In the fifth, and final, episode of Fox Nation’s special “An Unauthorized History of Taxes,” anchor Bret Baier and his guest experts explore the contemporary state of taxation, and its cause-and-effect.
In the postwar West, taxation ramped up more exponentially than it had in previous decades, with extremely high marginal tax rates in both the U.S. and U.K.
As Baier notes, exorbitant taxation across the Atlantic in Great Britain during the late 1960s and 1970s drove the iconic Rolling Stones to the South of France to record what many consider their most popular album — “Exile on Main St”.
Escaping what economist John Tamny said during the special was an estimated 83% marginal tax rate and a 98% capital gains tax in England at the time, the band made its way quickly across the English Channel.
Closer to present day, the Fox Nation special went in-depth on the state-to-state battle over what is a proper tax rate — and at times the noticeable population shifts that go along with the debate.
Former President Donald Trump recognized what he saw as an inequity between states that utilized a federal tax deduction on their often-high state taxes, and those states that ultimately subsidized the deduction — known as SALT (State & Local Tax Deduction).
As the Fox Nation special notes, Trump’s decision to champion the end of the SALT deduction was met with fierce blowback from high-tax state governors like New York’s Andrew Cuomo and New Jersey’s Phil Murphy.
Cuomo railed against Trump in a 2018 clip played by Baier, claiming New Yorkers send more money to Washington than the other 49 states, and that his fellow Queens native’s new tax law unfairly burdens 11 other states like his, in favor of 38 lower-tax states.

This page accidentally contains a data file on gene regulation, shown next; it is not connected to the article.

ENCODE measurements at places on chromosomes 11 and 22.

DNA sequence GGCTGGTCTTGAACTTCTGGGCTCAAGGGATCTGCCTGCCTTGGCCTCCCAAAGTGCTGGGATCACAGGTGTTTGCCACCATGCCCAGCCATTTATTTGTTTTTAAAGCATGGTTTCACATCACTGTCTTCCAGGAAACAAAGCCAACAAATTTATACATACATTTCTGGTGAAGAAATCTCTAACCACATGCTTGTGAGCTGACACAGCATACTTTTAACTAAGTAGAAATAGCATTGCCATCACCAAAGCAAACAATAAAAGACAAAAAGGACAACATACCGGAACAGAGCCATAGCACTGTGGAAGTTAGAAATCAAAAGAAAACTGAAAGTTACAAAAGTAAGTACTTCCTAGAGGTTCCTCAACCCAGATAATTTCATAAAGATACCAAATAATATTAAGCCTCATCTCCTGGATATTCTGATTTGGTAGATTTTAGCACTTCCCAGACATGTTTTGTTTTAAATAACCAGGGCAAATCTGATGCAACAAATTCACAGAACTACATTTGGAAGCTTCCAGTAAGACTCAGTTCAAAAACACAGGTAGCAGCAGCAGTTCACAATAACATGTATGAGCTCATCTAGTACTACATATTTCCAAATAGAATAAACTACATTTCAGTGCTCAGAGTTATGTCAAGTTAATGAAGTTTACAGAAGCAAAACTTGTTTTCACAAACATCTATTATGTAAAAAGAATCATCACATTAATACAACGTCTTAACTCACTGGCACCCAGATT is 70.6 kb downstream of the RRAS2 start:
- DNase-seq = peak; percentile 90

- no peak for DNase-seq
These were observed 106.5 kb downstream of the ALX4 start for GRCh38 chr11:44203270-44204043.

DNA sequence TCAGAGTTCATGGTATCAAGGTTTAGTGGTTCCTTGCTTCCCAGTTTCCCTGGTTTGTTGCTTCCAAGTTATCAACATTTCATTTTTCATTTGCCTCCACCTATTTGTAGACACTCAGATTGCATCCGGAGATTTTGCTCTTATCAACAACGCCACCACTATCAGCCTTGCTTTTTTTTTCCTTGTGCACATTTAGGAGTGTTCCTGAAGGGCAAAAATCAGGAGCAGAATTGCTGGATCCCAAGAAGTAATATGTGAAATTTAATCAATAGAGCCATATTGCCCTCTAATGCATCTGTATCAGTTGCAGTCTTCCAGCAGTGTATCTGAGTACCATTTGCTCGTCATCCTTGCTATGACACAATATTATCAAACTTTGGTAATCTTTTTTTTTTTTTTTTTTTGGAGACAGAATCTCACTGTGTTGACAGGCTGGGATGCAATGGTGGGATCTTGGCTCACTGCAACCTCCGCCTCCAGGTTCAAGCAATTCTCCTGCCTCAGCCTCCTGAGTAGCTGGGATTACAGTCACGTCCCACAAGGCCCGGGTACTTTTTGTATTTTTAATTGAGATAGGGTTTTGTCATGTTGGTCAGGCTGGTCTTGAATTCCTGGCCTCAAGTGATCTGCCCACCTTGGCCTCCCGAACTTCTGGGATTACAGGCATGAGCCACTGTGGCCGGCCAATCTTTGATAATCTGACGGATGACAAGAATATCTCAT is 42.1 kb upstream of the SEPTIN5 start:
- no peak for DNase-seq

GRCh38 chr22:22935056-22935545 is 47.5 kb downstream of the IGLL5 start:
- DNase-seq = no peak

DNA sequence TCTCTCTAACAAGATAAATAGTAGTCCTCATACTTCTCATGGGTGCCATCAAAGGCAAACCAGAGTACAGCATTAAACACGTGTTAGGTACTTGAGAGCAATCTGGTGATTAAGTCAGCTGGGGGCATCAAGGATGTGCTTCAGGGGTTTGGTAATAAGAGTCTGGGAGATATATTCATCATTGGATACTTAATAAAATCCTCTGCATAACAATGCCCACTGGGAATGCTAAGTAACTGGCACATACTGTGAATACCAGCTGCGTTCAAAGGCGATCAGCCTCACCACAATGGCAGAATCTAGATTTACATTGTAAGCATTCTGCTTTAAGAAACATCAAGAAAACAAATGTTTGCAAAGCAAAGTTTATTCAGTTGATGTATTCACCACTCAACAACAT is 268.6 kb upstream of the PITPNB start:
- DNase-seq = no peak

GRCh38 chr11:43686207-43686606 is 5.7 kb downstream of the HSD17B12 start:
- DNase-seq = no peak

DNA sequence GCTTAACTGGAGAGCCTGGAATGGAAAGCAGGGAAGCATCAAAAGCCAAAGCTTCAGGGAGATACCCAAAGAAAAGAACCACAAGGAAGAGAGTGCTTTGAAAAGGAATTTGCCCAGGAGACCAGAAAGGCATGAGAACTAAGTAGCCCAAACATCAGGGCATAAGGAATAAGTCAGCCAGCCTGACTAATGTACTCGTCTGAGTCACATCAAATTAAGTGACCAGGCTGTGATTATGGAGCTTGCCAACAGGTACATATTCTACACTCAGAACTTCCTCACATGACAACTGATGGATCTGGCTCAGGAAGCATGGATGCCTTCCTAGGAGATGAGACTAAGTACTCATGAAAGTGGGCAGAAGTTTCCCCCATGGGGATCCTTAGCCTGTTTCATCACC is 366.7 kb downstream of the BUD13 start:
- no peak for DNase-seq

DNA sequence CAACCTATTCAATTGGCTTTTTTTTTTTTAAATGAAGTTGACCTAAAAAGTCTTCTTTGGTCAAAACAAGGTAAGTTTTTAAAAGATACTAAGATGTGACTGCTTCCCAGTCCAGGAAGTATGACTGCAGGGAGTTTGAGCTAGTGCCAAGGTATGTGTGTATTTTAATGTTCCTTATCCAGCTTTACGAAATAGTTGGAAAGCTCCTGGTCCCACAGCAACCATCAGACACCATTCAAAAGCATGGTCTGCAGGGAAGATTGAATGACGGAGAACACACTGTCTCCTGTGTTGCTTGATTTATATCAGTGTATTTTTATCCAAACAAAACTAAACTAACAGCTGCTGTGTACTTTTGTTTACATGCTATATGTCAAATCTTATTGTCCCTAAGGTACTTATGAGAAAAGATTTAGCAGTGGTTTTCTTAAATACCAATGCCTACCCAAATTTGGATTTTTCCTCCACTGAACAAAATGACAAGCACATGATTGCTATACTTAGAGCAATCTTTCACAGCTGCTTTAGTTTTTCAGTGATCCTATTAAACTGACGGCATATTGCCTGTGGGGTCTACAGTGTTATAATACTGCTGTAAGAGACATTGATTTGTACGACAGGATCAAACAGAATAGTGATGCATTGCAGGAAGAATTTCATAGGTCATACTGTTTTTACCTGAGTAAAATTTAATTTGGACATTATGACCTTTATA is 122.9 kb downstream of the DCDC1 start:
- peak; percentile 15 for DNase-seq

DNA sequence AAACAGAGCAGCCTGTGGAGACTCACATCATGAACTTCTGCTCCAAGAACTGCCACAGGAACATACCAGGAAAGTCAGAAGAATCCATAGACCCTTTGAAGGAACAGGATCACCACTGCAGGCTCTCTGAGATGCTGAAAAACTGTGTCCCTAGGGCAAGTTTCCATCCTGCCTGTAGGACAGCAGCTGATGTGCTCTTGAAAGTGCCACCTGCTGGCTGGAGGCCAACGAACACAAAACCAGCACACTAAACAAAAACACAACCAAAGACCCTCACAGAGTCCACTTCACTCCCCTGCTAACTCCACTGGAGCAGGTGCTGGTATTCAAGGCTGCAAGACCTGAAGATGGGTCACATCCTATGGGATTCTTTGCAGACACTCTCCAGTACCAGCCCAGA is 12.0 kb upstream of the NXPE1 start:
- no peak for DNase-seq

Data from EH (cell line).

Cuomo added at the time that the move was a naked partisan jab against blue states that voted for Hillary Clinton, while Trump maintained it was a decision grounded in a fair fiscal outlook for all federal taxpayers.
In 2020, Murphy signed a new state law in Trenton that proponents said acts as a “work-around” Trump’s recission of SALT, by allowing some businesses the option to pay state taxes on the entity level rather than the individual level.
Pennsylvania Democratic Gov. Tom Wolf also said in 2017 that repealing the SALT deduction would be a “huge blow to middle-class Pennsylvanians” — while on the opposing side of the debate, Florida Republican Gov. Ron DeSantis remarked that blue-state tax structures were simply driving northeasterners — and their wallets — into the “open arms” of the Sunshine State.
DeSantis said in 2019 that he has no plans to institute an income tax, and is satisfied with the state’s business climate.
The Fox Nation special also explored how, outside of the SALT debate, blue states have seen an exodus not unlike the way the Rolling Stones temporarily left Britain in 1972.
Eight states — Alaska, Florida, Nevada, New Hampshire, South Dakota, Tennessee and Texas — all have no state income tax.
Business-wise, Delaware’s state tax structure separately has made its largest city, Wilmington, a haven for financial institutions like banks and credit card companies.
A number of those states, including Florida and Texas, have seen an influx in population while high-tax blue states like Pennsylvania, New York, New Jersey, and California have seen an exodus.
In the Fox Nation special, a clip from Cuomo also explained how even within the state of New York, there has been an intrastate population shift, as people leave New York City for lower-tax Long Island and Upstate.
Watch the rest of the special now on Fox Nation to see what the experts believe these trends, and President Biden’s outlook toward potentially raising taxes the most markedly since 1993 might have on the future of America.
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